White House backing off demand for written commitments on China trade deal enforcement, Grassley says


Republican Senate Finance Chairman Chuck Grassley of Iowa said Tuesday that the Trump administration had shifted its stance on enforcement of the China trade deal and was putting less emphasis on Beijing making structural changes to its laws.

Asked if the White House had moved away from written commitments in the “phase one” trade deal reached Friday with Beijing, Grassley told the Washington Examiner, “Not on the substance of the particular points but on enforcement, I think, yes.”

Trade talks between the United States and Beijing broke down earlier this summer when the Trump administration accused China of reneging on promises it had made in writing, which Beijing contended it never made. At the time, the U.S. demanded that China make changes to its laws regarding intellectual property and technology transfers. The White House is taking a different approach this time, Grassley indicated.

“At the time in May, they were insisting upon changes in the law in China,” Grassley said. “So I think what is different now … is that they don’t change their law but when there is a dispute of whether or not this agreement is being carried out in good faith, there is a dispute resolution process in place.”

The White House and Beijing announced a deal Friday, but the two sides still have have a long way to get the deal finalized, Treasury Secretary Steven Mnuchin said Monday. Provisions of the deal covering intellectual property rights, financial services, currency, and China’s agricultural policies have yet to be written down, a process that they will engage in over the next several weeks. “We have reached a fundamental agreement, and now it is subject to making sure the document reflects that,” Mnuchin said.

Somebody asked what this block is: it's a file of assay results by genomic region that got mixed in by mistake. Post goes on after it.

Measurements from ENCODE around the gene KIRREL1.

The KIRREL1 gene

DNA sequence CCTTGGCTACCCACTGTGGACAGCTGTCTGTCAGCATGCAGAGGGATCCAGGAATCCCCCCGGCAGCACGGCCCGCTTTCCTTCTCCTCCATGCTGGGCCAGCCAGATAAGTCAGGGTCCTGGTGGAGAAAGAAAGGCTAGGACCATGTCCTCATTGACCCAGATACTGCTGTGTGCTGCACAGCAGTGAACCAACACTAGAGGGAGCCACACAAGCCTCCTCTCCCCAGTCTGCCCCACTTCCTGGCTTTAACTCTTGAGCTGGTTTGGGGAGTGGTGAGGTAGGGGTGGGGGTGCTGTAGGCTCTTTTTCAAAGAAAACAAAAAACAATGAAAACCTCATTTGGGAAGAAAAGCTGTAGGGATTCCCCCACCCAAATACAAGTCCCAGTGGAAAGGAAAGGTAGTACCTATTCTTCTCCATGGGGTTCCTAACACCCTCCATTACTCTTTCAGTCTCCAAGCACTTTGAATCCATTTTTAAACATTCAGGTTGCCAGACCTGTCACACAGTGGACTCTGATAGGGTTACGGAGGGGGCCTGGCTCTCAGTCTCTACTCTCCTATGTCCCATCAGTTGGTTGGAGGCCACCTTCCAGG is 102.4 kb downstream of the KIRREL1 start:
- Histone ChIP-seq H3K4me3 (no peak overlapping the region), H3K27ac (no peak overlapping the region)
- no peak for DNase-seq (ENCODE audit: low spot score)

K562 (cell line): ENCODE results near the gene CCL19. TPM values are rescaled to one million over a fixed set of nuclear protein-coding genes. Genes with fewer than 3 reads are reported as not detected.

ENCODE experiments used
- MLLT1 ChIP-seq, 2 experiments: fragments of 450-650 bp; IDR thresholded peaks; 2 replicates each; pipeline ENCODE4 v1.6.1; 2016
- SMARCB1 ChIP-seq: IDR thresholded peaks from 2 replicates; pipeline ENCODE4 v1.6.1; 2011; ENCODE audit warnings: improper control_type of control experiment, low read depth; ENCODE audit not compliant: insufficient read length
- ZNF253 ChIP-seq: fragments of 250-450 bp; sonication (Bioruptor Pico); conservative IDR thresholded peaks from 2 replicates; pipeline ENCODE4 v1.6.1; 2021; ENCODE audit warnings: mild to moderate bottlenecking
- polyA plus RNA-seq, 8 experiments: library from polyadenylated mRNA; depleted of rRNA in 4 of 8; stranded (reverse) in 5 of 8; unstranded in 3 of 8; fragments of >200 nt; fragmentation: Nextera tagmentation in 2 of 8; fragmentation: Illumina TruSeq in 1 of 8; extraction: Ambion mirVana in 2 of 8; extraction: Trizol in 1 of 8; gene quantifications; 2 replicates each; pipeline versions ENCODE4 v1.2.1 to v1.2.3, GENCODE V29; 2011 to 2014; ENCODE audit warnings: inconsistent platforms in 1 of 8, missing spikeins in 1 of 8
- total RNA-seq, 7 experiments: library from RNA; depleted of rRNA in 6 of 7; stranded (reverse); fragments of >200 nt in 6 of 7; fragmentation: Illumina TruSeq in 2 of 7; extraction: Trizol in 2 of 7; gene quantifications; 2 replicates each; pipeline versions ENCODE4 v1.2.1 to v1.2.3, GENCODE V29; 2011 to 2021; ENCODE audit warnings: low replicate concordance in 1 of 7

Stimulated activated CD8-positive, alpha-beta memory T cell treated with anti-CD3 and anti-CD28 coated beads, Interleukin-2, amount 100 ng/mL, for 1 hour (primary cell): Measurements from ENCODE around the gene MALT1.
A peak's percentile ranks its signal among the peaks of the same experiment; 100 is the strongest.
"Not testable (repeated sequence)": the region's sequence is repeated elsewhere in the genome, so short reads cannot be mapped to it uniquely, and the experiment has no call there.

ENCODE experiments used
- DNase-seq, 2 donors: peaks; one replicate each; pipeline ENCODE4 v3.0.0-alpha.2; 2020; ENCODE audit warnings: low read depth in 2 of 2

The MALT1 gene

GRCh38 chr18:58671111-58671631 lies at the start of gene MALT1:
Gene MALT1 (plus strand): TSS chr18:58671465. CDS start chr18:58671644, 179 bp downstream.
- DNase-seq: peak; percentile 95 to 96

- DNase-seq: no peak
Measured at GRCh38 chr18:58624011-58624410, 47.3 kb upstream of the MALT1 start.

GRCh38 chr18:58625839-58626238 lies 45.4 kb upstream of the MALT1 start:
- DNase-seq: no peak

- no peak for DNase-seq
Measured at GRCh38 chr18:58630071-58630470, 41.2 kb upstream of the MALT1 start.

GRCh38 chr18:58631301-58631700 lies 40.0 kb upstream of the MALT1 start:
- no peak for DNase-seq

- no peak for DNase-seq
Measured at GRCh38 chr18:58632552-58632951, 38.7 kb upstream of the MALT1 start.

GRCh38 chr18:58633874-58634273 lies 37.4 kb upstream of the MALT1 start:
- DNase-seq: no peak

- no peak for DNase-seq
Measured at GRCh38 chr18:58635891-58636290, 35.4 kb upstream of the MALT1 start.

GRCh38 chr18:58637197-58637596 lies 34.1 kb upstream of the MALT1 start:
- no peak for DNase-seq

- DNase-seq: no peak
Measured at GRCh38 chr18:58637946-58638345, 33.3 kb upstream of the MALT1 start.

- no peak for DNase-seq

Grassley said that situation is why the administration is refusing to roll back any of the current tariffs, which stand at 25% on 250 billion worth of Chinese goods and 15% on another $300 billion, as well as insisting that it could still impose a further 15% tariffs on $80 billion worth of goods in December: The Trump administration needs to have something to hang over China should dispute resolution be necessary.

“I believe that you will not have the December tariffs go into effect, but I think that you will have that tariffs that are at 25% stay there to encourage further negotiations,” Grassley said. He added that the December tariffs could still go ahead if “what was announced Friday is not on paper as what we expected it to be.”

Grassley added that the chances for a successful “phase two” of Friday’s deal are limited because the Chinese negotiators will likely try to wait out the election results to see if they can deal with a different president.

“It’s kind of a gamble on their part because if the president is re-elected, and I think he will be, they could have even tougher negotiations in a second term of Trump. So I think they ought to get what they can get right now,” he said.

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